Part III. Miriam.
Chapter XIII

On a day when Evie Colfax was nearing Southampton, and Herbert Strange sailing northward from the Rio de la Plata, up the coast of Brazil, Miriam Strange, in New York, was standing in the embrasure of a large bay-window of a fifth-floor apartment, in that section of Fifty-ninth Street that skirts the southern limit of Central Park. Her conversation with the man beside her turned on subjects which both knew to be only preliminary to the business that had brought him in. He inquired about her voyage home from Germany, and expressed his sympathy with "poor Wayne" on the hopelessness and finality of the Wiesbaden oculist's report. Taking a lighter tone, he said, with a gesture toward the vast expanse of autumn color on which they were looking down:

"You didn't see anything finer than that in Europe. Come now!"

"No, I didn't--not in its own way. As long as I can look at this I'm almost reconciled to living in a town."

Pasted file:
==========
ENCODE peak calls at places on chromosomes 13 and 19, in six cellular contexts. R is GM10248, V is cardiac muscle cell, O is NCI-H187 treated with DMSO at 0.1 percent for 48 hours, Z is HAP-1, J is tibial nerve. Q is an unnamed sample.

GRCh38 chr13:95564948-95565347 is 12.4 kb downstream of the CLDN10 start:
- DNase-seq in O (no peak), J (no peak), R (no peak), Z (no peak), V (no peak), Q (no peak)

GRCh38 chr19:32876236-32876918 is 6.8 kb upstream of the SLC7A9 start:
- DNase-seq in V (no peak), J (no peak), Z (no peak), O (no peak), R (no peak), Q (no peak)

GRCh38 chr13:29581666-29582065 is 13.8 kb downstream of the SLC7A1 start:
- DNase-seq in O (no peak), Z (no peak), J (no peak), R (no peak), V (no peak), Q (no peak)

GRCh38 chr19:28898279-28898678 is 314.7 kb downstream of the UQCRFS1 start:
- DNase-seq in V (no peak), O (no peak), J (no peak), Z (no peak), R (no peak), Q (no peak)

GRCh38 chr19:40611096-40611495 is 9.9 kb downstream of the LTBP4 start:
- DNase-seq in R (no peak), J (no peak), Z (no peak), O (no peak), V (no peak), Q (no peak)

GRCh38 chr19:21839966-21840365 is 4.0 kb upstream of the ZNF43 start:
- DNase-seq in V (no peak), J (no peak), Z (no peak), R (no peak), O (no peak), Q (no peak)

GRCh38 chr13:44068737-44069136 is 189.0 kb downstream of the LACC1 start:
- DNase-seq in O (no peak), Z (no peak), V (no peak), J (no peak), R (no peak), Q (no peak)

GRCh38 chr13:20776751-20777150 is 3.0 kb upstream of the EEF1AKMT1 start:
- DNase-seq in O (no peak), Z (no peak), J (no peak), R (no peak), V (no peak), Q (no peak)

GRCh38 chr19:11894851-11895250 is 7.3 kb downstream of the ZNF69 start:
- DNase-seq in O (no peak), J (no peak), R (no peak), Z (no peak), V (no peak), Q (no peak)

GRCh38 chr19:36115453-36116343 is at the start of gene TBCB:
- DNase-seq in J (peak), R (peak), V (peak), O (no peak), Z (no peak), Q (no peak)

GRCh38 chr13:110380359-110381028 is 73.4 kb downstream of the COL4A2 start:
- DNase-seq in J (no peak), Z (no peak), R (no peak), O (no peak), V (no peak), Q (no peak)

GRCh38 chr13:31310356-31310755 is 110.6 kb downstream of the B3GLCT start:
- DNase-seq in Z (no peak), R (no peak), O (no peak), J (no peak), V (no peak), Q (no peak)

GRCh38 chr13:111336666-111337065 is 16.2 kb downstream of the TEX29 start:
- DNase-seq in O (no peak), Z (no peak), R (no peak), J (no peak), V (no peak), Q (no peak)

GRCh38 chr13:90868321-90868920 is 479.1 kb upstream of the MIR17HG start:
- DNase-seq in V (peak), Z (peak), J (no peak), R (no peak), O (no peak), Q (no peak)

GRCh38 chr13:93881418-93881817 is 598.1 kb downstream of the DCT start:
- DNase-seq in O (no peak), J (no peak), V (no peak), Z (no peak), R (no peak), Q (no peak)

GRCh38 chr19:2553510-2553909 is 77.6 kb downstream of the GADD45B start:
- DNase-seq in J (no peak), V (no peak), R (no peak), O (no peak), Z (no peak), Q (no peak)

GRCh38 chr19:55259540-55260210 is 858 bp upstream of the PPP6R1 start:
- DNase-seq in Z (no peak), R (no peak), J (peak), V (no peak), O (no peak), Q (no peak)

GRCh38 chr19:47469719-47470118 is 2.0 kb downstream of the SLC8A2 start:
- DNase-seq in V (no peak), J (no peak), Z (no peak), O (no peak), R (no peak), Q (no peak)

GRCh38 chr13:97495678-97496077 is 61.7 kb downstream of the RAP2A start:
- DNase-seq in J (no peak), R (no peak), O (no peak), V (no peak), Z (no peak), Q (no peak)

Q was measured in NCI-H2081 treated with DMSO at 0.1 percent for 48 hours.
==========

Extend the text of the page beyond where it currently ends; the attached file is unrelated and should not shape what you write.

As her eyes roamed over the sea of splendor that stretched from their very feet, a vision of October gorgeousness against the sky, he was able to steal a glance at her. His immediate observation was to the effect that the suggestion of wildness--or, more correctly, of a wild origin--was as noticeable in her now, a woman of twenty-seven, as it was when he first knew her, a girl of nineteen. That she should have brought it with her from a childhood passed amid lakes and rivers and hills was natural enough--just as it was natural that her voice should have that liquid cadence which belongs to people of the forest, though it is rarely caught by human speech elsewhere; but that she should have conserved these qualities through the training of a woman of the world was more remarkable. But there it was, that something woodland-born which London and New York had neither submerged nor swept away. It was difficult to say in what it consisted, since it eluded the effort to say, "It is this or that." It resisted analysis, as it defied description. Though it might have been in the look, or in the manner, it conveyed itself to the observer's apprehension, otherwise than by the eye or ear, as if it appealed to some extra sense. People who had not Charles Conquest's closeness of perception spoke of her as "odd," while those who had heard the little there was to learn about her, said to each other, "Well, what could you expect?" Young men, as a rule, fought shy of her, not so much from indifference as from a sense of an indefinable barrier between her and themselves so that it was the older men who sought her out. There was always some fear on Conquest's part lest the world should so assimilate her that her distinctiveness--which was more like an influence that radiated than a characteristic that could be seen--would desert her; and it was with conscious satisfaction that he noted now, after an absence of some months, that it was still there.